Landen Consulting: An Ecosystem Services Risk Model for CAFO Operations
(www.landenconsulting.com) – An “industrial mega-dairy” (named Tradition Investments, LLC or Tradition Family Dairy, LLC) is attempting to site itself in the rolling hills of Jo Daviess County, a picturesque region of northwest Illinois, U.S.A., with a unique geology, geography and ecology. The region retains a strong, small family farming, traditional rural identity. The project has been the subject of much controversy with numerous objections raised on ecological and socioeconomic grounds. Like many business and public-policy decisions not explicitly made with a sustainable “triple bottom line” focus, the community’s economic cost-benefit conversation has focused primarily on economic benefits the facility could bring to the region. However, Concentrated Animal Feeding Operations, or CAFOs, frequently arrive with significant ecological and social costs. This report, Milking Nature’s Bottom Line: A Full-Cost Accounting of Proposed CAFO Operations in Jo Daviess County, Illinois, is aimed at bringing balance to the local policymaking conversation by explicitly accounting for regional economic costs associated with CAFO-related ecological and social degradation.
By establishing an “ecosystem services risk model,” we estimated the risk of CAFO-related impacts to the ecosystem services being examined. We also projected the economic consequences that could be expected to affect the community, supporting businesses, and its workers. The analysis showed that the TID CAFO would have a significant impact, resulting in a net one-time loss of $2.30M and annual losses of $5.07M every year thereafter to the community.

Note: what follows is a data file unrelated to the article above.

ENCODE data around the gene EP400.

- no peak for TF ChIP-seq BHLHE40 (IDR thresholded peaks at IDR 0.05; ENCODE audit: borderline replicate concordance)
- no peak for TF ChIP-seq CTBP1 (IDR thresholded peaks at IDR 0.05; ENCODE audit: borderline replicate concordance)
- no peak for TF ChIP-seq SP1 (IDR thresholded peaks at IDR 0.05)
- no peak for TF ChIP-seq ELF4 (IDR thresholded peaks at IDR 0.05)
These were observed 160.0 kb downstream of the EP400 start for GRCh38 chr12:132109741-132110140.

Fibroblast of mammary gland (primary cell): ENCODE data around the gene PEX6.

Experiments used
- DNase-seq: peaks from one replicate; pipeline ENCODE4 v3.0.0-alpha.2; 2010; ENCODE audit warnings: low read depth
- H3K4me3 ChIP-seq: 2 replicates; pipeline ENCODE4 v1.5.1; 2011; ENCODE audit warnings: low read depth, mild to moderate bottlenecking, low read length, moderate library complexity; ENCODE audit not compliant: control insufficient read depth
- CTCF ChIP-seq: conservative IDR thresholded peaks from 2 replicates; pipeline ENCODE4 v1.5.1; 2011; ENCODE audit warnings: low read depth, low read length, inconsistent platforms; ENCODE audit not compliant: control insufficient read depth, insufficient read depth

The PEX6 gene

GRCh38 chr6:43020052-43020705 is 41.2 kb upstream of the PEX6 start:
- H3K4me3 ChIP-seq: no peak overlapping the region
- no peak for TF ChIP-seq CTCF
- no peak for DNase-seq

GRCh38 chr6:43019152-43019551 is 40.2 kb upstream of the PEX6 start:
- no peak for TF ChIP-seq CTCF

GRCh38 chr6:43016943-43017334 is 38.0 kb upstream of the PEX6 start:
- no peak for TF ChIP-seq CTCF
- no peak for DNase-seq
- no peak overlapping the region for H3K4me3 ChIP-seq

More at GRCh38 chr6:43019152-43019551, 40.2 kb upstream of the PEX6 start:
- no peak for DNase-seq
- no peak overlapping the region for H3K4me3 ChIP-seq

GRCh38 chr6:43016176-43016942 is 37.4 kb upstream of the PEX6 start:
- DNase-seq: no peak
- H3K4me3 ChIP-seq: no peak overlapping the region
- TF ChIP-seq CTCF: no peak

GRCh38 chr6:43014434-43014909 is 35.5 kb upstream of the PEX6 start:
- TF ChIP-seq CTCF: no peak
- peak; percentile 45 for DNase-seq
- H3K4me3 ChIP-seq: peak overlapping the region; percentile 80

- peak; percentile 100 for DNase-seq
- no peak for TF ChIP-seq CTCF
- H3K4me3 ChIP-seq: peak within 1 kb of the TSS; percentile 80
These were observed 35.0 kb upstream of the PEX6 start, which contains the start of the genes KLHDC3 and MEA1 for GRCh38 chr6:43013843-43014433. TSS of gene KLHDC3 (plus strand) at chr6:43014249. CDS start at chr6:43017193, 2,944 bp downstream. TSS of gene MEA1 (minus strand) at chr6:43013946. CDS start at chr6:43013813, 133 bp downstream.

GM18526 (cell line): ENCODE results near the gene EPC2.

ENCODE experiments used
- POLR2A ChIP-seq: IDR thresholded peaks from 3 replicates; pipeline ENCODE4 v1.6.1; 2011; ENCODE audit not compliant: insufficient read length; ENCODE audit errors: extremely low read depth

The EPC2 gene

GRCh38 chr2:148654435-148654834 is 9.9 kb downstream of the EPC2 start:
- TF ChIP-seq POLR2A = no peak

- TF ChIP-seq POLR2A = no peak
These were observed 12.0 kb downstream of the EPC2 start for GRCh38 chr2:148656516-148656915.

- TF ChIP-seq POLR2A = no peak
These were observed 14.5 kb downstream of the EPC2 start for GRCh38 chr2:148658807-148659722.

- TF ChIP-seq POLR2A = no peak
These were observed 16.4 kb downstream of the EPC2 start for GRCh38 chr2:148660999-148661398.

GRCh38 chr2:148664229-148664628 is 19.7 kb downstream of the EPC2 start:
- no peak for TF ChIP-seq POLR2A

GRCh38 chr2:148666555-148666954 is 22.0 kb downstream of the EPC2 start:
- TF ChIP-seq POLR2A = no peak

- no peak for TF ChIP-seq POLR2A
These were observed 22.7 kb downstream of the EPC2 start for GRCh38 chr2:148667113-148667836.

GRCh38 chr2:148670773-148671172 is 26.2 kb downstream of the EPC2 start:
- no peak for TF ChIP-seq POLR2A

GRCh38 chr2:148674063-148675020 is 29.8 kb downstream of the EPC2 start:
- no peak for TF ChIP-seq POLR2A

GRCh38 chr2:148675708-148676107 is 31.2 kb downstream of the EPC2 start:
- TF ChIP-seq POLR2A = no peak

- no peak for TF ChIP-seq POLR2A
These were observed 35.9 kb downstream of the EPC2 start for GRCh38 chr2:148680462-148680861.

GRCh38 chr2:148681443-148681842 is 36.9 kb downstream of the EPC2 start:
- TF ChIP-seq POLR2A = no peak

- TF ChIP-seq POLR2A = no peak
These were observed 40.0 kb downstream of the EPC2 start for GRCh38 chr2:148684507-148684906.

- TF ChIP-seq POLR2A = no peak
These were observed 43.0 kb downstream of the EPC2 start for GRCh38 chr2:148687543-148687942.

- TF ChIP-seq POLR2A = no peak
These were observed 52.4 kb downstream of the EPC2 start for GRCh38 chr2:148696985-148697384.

In the past, economic progress was measured purely in production-driven measures, such as Gross Domestic Product (GDP). However, these measures do not account for costs (and benefits) of natural and social capital embodied in ecosystems and people that help generate the economic output being measured. Nor do measures like GDP account for degradation to natural and social capital, which if left unchecked could impact the ability of the economic system to continue producing. In particular, the value of externalities (impacts to other stakeholders beyond the immediate entity being measured) is often not accounted for in a project design or management decision or a go/no-go decision for a new development.
However, continuing developments in ecological and economic science are changing this situation. We can now more accurately assess the effects of the ecological damage that unsustainable development inflicts. Furthermore, on the economic accounting side, numerous private- and public-sector initiatives are underway, which are integrating a full cost accounting approach that incorporates economic, ecological and social factors into the decision-making process. This report brings this integrated perspective to the Tradition Investments CAFO and examines the potential economic costs associated with CAFO-related ecological and social degradation.